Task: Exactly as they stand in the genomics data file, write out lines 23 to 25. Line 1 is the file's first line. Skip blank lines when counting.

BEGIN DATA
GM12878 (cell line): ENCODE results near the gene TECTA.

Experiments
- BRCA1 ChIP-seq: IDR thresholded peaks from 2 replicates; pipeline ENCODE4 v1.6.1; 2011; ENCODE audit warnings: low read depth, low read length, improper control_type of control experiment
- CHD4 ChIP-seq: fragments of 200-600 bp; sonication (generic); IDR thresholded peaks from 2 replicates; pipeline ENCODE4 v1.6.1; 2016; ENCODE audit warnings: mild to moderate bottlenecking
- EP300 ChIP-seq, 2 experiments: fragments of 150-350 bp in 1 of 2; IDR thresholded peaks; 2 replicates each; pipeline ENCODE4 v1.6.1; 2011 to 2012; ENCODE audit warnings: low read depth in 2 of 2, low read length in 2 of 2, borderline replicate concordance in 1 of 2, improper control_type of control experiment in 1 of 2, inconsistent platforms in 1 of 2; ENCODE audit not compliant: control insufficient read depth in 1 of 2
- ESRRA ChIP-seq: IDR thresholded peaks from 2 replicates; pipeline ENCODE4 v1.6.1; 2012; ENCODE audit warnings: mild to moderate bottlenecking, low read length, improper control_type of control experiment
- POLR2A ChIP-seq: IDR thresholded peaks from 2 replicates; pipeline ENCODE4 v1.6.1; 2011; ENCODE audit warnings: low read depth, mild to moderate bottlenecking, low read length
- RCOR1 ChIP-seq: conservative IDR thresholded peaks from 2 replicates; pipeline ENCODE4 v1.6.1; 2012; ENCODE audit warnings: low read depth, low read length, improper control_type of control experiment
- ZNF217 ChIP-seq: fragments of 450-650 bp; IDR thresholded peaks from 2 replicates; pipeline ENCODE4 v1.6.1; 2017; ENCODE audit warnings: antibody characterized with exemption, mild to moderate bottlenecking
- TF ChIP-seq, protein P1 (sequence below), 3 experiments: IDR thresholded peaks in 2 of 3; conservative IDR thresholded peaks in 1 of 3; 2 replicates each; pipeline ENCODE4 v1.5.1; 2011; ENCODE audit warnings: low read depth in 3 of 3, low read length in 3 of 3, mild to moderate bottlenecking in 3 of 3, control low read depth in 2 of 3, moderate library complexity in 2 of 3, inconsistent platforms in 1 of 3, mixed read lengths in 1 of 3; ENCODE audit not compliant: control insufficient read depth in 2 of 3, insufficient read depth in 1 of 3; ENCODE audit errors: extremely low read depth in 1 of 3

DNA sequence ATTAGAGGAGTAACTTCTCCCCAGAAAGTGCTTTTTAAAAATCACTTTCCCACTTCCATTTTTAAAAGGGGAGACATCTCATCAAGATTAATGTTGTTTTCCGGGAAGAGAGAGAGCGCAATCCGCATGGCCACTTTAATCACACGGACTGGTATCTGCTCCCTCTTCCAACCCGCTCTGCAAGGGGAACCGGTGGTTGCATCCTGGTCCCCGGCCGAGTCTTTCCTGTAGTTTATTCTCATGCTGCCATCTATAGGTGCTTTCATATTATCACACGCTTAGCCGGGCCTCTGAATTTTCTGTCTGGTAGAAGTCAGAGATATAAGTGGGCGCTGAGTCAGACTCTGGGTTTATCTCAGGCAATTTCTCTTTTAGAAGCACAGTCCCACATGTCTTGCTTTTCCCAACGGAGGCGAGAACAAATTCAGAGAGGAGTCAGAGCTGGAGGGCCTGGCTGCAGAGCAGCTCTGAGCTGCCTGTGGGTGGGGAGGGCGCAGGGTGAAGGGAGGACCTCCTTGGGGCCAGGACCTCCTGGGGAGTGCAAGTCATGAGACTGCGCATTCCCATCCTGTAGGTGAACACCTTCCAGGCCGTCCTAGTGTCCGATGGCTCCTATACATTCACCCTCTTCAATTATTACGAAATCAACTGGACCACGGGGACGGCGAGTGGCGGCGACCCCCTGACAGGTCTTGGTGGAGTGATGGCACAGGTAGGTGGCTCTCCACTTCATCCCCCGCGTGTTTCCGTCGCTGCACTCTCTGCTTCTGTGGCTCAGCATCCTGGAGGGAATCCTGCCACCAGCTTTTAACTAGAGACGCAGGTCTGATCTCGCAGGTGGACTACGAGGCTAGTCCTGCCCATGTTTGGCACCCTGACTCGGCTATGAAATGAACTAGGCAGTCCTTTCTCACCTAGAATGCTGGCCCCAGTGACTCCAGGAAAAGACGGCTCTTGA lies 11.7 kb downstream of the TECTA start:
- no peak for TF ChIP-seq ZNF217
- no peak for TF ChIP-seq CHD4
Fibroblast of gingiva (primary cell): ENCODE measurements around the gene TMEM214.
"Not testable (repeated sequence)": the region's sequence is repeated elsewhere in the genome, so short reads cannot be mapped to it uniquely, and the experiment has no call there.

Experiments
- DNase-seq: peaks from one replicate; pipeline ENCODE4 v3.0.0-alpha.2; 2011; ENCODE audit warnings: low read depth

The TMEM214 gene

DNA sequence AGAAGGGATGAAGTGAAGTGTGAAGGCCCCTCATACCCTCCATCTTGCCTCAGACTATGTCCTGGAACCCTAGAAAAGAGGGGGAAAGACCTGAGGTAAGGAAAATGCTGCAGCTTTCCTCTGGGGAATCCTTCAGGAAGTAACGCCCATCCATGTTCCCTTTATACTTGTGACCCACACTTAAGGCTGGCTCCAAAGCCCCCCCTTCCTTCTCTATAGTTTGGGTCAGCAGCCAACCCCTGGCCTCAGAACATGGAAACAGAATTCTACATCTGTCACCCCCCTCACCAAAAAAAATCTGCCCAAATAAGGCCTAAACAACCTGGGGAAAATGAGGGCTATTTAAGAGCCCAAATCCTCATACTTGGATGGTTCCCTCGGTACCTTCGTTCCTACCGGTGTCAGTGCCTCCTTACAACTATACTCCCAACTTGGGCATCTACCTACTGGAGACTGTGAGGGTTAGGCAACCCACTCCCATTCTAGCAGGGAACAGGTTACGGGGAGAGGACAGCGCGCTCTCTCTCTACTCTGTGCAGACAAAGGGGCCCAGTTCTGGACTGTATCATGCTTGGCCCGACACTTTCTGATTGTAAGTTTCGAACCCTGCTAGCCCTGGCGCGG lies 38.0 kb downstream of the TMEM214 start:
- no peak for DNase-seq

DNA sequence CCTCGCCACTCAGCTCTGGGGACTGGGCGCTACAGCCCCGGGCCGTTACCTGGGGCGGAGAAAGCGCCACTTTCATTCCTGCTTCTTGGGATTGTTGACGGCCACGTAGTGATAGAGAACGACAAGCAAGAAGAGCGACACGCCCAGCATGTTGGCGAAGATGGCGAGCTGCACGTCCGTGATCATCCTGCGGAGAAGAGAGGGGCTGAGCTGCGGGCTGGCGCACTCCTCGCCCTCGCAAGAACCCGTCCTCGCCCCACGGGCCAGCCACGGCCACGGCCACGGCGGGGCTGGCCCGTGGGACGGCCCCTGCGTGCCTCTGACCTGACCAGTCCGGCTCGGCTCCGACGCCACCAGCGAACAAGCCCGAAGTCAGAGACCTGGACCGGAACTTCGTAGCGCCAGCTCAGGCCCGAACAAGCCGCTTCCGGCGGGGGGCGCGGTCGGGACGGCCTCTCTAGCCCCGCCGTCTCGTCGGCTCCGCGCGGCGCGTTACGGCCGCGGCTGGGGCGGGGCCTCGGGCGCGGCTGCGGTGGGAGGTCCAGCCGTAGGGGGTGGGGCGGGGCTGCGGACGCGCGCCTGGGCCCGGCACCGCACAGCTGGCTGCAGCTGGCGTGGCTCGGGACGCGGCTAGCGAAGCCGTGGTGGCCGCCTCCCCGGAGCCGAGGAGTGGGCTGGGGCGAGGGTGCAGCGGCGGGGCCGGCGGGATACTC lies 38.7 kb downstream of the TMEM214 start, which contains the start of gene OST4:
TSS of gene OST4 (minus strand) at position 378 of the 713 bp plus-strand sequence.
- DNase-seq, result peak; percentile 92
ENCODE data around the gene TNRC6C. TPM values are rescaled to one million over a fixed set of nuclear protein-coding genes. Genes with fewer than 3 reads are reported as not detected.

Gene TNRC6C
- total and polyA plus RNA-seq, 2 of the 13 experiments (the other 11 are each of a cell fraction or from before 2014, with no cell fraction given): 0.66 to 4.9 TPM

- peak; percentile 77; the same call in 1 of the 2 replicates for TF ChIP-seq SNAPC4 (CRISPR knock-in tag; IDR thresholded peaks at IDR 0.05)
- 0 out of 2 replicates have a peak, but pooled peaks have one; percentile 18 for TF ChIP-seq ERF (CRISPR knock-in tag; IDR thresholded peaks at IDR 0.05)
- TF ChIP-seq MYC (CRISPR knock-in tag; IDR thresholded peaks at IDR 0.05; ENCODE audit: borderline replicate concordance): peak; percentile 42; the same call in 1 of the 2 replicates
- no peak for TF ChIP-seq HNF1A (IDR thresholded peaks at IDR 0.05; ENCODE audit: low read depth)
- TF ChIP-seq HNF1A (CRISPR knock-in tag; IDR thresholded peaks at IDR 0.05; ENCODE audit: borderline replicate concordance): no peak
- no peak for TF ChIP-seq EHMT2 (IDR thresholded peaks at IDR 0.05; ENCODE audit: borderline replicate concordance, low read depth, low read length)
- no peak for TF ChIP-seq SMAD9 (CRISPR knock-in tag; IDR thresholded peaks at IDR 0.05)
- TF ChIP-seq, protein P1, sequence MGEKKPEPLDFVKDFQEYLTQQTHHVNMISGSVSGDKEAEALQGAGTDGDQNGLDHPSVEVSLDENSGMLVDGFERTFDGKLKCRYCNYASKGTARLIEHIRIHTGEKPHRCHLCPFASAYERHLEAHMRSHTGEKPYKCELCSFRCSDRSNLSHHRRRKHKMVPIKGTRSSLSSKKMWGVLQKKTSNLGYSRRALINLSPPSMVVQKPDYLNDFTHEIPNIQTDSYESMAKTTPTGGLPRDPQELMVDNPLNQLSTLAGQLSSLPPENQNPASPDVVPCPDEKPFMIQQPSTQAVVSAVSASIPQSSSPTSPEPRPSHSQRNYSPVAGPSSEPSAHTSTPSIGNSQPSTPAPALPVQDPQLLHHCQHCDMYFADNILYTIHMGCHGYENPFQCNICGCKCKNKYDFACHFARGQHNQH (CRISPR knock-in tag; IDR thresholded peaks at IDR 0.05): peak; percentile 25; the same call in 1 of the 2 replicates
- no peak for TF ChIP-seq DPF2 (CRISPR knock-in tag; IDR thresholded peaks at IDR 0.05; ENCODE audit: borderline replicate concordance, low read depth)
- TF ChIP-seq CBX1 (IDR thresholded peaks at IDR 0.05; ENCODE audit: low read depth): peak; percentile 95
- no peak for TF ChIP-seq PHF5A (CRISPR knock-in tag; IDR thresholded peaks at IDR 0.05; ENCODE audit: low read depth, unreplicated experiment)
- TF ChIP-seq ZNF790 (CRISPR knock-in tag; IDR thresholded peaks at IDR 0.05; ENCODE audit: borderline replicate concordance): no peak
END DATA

- DNase-seq, result peak; percentile 92
ENCODE data around the gene TNRC6C. TPM values are rescaled to one million over a fixed set of nuclear protein-coding genes. Genes with fewer than 3 reads are reported as not detected.

Gene TNRC6C